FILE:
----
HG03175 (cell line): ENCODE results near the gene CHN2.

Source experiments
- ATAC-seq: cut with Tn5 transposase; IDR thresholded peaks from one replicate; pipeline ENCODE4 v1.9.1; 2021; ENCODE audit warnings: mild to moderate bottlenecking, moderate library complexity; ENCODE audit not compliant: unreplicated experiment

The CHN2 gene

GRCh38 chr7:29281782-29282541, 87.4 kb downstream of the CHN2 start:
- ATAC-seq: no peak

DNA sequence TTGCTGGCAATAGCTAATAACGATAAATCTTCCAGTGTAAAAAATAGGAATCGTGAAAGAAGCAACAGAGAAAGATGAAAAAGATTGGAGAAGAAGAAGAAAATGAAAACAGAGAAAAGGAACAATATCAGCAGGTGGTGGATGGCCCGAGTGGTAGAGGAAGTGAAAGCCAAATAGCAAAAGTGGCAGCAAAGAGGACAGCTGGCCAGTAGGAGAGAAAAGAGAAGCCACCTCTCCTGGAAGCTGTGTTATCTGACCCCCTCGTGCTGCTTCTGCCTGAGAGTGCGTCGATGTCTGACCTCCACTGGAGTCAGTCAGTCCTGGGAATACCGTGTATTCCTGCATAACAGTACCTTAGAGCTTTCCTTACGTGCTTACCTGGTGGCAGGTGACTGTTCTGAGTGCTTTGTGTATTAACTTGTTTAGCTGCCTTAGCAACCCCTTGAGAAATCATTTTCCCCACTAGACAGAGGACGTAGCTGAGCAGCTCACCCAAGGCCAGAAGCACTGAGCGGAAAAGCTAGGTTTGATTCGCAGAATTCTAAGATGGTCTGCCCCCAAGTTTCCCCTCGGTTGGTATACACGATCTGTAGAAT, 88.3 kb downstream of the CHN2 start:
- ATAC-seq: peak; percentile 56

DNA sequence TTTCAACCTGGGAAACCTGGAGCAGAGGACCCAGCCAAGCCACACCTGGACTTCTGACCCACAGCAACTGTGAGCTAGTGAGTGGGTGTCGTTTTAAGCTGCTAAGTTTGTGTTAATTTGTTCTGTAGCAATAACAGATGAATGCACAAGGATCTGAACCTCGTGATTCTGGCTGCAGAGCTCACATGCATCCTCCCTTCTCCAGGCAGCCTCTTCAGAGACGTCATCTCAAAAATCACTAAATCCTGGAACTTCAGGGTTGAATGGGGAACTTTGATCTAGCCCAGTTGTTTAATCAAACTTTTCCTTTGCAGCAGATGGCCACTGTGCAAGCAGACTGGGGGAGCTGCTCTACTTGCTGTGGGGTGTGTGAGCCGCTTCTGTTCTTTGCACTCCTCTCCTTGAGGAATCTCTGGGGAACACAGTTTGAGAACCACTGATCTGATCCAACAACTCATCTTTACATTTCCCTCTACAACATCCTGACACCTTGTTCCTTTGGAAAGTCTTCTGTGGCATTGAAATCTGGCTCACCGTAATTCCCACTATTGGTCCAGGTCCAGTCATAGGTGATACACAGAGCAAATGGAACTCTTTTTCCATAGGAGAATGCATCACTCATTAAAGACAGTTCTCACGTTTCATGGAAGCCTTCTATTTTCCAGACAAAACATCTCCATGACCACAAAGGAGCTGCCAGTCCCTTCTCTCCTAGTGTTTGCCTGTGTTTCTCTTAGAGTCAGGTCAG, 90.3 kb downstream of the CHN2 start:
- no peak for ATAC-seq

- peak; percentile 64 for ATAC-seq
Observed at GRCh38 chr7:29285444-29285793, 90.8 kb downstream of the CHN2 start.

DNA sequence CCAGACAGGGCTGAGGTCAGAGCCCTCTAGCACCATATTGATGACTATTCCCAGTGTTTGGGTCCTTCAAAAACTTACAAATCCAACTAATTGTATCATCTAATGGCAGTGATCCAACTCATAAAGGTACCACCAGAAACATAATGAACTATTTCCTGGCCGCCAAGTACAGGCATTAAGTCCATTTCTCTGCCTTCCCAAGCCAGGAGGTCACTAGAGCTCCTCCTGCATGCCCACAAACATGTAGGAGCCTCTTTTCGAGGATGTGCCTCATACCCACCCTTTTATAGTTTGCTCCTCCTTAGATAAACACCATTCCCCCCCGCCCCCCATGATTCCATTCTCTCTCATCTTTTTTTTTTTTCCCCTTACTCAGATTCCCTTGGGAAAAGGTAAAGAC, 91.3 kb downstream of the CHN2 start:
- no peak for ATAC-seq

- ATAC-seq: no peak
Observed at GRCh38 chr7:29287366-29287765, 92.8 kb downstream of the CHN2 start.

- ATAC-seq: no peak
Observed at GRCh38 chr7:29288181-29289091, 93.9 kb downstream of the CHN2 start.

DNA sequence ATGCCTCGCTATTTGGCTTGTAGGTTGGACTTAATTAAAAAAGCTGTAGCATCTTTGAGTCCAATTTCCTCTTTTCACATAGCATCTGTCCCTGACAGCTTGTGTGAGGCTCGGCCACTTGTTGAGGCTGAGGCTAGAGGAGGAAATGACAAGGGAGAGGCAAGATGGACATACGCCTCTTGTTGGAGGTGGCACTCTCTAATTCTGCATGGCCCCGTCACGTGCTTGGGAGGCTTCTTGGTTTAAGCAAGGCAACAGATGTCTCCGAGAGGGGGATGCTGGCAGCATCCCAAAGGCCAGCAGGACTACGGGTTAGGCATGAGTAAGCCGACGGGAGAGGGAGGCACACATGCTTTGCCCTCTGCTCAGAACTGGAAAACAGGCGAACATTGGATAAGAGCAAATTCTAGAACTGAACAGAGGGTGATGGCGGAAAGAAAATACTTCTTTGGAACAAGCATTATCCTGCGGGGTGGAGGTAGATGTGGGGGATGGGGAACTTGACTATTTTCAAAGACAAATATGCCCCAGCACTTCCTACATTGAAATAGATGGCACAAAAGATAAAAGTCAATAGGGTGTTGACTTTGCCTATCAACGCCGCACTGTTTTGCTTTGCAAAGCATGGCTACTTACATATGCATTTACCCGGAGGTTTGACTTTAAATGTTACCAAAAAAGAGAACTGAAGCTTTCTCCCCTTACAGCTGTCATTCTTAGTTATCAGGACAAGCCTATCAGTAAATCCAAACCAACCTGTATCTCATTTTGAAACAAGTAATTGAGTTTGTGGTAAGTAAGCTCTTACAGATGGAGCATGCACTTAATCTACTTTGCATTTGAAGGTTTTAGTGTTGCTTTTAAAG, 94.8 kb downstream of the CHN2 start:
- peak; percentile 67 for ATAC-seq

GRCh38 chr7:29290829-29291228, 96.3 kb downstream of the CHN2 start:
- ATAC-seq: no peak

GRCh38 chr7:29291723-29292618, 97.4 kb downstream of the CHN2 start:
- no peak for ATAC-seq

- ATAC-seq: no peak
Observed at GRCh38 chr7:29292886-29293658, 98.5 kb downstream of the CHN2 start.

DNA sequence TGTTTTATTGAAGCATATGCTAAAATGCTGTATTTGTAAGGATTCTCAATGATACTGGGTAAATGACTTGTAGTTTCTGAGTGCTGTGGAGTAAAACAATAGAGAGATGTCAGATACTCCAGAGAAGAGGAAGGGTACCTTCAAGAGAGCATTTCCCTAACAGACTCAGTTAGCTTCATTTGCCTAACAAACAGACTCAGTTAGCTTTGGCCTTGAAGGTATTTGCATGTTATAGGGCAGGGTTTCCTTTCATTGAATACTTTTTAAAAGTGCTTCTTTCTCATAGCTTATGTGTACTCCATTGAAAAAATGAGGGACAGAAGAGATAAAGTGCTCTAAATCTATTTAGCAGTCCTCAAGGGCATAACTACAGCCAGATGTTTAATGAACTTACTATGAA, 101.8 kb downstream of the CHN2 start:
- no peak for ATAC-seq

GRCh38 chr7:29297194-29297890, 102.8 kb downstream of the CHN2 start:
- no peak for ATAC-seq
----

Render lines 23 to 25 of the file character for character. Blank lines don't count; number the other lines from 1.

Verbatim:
GRCh38 chr7:29291723-29292618, 97.4 kb downstream of the CHN2 start:
- no peak for ATAC-seq

- ATAC-seq: no peak